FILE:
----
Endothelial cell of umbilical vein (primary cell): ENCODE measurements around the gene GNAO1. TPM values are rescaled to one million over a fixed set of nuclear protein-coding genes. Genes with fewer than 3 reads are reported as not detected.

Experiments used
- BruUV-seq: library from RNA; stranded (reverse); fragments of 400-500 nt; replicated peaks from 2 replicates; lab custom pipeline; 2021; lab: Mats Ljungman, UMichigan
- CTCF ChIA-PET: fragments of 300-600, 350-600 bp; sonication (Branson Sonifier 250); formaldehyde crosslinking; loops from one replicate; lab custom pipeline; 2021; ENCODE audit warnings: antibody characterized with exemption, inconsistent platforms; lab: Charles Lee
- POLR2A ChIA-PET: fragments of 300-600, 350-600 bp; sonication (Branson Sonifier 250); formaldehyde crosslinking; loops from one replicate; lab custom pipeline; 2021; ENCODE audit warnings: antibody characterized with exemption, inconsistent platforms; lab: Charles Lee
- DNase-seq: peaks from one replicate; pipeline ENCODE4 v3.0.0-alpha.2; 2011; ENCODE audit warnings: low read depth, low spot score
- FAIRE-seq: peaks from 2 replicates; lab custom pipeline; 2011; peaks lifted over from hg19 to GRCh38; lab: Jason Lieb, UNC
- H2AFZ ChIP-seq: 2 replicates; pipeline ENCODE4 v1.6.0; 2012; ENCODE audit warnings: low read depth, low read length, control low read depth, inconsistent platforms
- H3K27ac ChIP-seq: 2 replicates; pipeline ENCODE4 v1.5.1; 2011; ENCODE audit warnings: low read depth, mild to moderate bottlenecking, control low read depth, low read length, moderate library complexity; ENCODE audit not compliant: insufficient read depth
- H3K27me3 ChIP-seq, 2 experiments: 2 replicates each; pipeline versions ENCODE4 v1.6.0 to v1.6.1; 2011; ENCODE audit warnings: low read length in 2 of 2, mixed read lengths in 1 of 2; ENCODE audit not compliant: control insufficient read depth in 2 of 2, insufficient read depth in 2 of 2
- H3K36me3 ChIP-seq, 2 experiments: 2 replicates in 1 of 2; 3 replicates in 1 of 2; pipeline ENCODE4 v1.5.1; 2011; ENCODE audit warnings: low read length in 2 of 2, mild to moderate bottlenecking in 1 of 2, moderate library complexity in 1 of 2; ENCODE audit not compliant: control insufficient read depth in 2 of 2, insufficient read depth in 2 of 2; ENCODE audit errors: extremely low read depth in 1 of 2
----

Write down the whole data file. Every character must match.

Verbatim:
Endothelial cell of umbilical vein (primary cell): ENCODE measurements around the gene GNAO1. TPM values are rescaled to one million over a fixed set of nuclear protein-coding genes. Genes with fewer than 3 reads are reported as not detected.

Experiments used
- BruUV-seq: library from RNA; stranded (reverse); fragments of 400-500 nt; replicated peaks from 2 replicates; lab custom pipeline; 2021; lab: Mats Ljungman, UMichigan
- CTCF ChIA-PET: fragments of 300-600, 350-600 bp; sonication (Branson Sonifier 250); formaldehyde crosslinking; loops from one replicate; lab custom pipeline; 2021; ENCODE audit warnings: antibody characterized with exemption, inconsistent platforms; lab: Charles Lee
- POLR2A ChIA-PET: fragments of 300-600, 350-600 bp; sonication (Branson Sonifier 250); formaldehyde crosslinking; loops from one replicate; lab custom pipeline; 2021; ENCODE audit warnings: antibody characterized with exemption, inconsistent platforms; lab: Charles Lee
- DNase-seq: peaks from one replicate; pipeline ENCODE4 v3.0.0-alpha.2; 2011; ENCODE audit warnings: low read depth, low spot score
- FAIRE-seq: peaks from 2 replicates; lab custom pipeline; 2011; peaks lifted over from hg19 to GRCh38; lab: Jason Lieb, UNC
- H2AFZ ChIP-seq: 2 replicates; pipeline ENCODE4 v1.6.0; 2012; ENCODE audit warnings: low read depth, low read length, control low read depth, inconsistent platforms
- H3K27ac ChIP-seq: 2 replicates; pipeline ENCODE4 v1.5.1; 2011; ENCODE audit warnings: low read depth, mild to moderate bottlenecking, control low read depth, low read length, moderate library complexity; ENCODE audit not compliant: insufficient read depth
- H3K27me3 ChIP-seq, 2 experiments: 2 replicates each; pipeline versions ENCODE4 v1.6.0 to v1.6.1; 2011; ENCODE audit warnings: low read length in 2 of 2, mixed read lengths in 1 of 2; ENCODE audit not compliant: control insufficient read depth in 2 of 2, insufficient read depth in 2 of 2
- H3K36me3 ChIP-seq, 2 experiments: 2 replicates in 1 of 2; 3 replicates in 1 of 2; pipeline ENCODE4 v1.5.1; 2011; ENCODE audit warnings: low read length in 2 of 2, mild to moderate bottlenecking in 1 of 2, moderate library complexity in 1 of 2; ENCODE audit not compliant: control insufficient read depth in 2 of 2, insufficient read depth in 2 of 2; ENCODE audit errors: extremely low read depth in 1 of 2